• The Future of the Book. “Meet Nelson, Coupland, and Alice — the faces of tomorrow’s book. Watch global design and innovation consultancy IDEO’s vision for the future of the book. What new experiences might be created by linking diverse discussions, what additional value could be created by connected readers to one another, and what innovative ways we might use to tell our favorite stories and build community around books?”
  • TypArchive. “Over the last 10 years I’ve been visually inspired by hand painted lettering. I began shooting while living in Brooklyn, New York 2001-2008. This obsession lead me to travel and shoot in other locations including, France, Mexico, Los Angeles, Oklahoma, Austin, New Orleans, Miami and Memphis.”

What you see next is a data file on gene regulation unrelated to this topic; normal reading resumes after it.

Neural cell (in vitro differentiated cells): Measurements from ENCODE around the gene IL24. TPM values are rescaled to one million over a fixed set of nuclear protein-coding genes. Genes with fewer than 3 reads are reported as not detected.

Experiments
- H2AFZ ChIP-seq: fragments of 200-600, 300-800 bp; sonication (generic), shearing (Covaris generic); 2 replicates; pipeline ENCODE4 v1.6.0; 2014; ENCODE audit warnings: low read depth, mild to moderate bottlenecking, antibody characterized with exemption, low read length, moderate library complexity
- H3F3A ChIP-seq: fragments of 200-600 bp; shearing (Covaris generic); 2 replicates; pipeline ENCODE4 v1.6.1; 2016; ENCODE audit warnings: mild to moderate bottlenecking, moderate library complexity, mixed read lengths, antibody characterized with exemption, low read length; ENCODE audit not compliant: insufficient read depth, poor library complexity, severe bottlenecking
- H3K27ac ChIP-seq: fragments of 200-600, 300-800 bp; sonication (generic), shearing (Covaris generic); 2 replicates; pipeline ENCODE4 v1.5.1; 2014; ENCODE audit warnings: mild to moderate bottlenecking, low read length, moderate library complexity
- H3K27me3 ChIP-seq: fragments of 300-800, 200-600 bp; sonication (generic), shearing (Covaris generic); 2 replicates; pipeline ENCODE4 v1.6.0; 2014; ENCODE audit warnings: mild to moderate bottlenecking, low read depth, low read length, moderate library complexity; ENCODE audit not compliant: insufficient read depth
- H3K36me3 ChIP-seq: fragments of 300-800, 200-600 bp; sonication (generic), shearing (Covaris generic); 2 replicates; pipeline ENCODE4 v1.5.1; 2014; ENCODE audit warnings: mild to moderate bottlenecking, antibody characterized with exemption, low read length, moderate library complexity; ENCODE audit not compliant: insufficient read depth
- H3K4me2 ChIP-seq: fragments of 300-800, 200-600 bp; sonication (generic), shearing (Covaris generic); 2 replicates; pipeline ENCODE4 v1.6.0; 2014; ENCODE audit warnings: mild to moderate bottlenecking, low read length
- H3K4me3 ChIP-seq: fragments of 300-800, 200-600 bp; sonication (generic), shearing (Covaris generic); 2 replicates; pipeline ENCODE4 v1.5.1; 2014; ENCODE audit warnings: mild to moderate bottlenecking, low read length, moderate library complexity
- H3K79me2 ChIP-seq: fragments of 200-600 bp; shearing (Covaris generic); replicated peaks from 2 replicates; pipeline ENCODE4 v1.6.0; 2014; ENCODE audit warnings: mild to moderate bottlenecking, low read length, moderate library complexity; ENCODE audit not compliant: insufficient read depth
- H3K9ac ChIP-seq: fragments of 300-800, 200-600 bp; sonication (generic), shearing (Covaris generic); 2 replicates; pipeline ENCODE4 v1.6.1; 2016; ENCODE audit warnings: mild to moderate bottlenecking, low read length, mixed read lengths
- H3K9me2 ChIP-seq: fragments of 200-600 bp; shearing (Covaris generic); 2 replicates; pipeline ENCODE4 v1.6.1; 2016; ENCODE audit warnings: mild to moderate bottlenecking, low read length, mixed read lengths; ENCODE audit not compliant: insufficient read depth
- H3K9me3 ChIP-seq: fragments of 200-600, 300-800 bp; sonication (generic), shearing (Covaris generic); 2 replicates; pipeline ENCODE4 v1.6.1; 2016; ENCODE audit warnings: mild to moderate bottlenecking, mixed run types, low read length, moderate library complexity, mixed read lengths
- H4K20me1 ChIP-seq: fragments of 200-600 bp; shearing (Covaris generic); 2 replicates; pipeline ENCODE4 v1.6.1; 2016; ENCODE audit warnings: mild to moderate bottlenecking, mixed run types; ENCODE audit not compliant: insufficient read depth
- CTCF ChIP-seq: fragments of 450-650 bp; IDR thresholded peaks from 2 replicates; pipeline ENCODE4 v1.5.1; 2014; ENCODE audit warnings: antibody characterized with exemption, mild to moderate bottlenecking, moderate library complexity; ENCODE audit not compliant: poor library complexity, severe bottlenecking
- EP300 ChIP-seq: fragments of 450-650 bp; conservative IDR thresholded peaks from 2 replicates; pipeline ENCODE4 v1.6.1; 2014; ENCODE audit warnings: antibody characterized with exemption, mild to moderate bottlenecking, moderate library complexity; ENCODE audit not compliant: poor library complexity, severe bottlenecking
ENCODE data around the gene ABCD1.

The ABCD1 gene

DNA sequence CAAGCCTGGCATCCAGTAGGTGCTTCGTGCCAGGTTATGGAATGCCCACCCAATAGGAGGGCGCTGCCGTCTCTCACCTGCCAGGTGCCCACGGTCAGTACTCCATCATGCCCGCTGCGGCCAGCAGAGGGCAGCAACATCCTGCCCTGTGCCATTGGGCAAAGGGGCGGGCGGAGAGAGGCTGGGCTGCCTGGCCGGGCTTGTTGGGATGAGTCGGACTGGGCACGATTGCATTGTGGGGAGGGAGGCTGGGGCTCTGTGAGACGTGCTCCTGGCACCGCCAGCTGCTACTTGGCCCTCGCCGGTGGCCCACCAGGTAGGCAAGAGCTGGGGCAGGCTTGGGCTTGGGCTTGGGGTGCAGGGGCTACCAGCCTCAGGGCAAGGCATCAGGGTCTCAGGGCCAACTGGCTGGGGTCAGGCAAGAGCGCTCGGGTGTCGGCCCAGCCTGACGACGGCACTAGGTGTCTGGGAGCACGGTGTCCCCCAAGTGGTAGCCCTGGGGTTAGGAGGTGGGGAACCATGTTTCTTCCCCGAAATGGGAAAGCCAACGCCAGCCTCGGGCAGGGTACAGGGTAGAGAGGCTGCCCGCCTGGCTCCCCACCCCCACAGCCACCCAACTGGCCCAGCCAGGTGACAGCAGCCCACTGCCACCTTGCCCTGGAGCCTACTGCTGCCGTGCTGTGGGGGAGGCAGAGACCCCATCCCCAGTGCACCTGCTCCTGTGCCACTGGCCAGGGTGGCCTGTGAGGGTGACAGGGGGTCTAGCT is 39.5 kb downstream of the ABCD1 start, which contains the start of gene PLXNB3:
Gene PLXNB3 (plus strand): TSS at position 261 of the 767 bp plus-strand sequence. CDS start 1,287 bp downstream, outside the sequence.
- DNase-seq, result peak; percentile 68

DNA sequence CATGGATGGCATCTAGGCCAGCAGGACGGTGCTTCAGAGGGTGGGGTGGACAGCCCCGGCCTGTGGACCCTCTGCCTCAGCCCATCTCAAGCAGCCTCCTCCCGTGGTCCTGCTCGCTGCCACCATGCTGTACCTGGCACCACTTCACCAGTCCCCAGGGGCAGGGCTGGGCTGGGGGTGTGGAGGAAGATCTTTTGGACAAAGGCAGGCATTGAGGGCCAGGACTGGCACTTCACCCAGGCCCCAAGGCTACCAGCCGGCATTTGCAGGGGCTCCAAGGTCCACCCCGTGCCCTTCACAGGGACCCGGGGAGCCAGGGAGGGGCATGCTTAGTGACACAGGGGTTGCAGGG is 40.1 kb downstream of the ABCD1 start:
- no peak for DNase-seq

• Retrofuturism Revisited: The Past Imagines the Future. “Last year, we looked at the 2020 Project, which invited some of today’s sharpest thinkers to imagine tomorrow. But how will their visions look to future generations? To get a taste for it, we looked to the past: Here are 6 charming visions for the future, from the past — a delightful exercise in retrofuturism that embodies humanity’s chronic blend of boundless imagination, solipsistic foolishness and hopeless optimism.”
  • Library and Archives goes digital. “Within the next seven years, Library and Archives Canada will put most of its services online, transforming the country’s leading memory institution into a fully engaged digital organization, just in time to celebrate Confederation’s 150th anniversary in 2017.”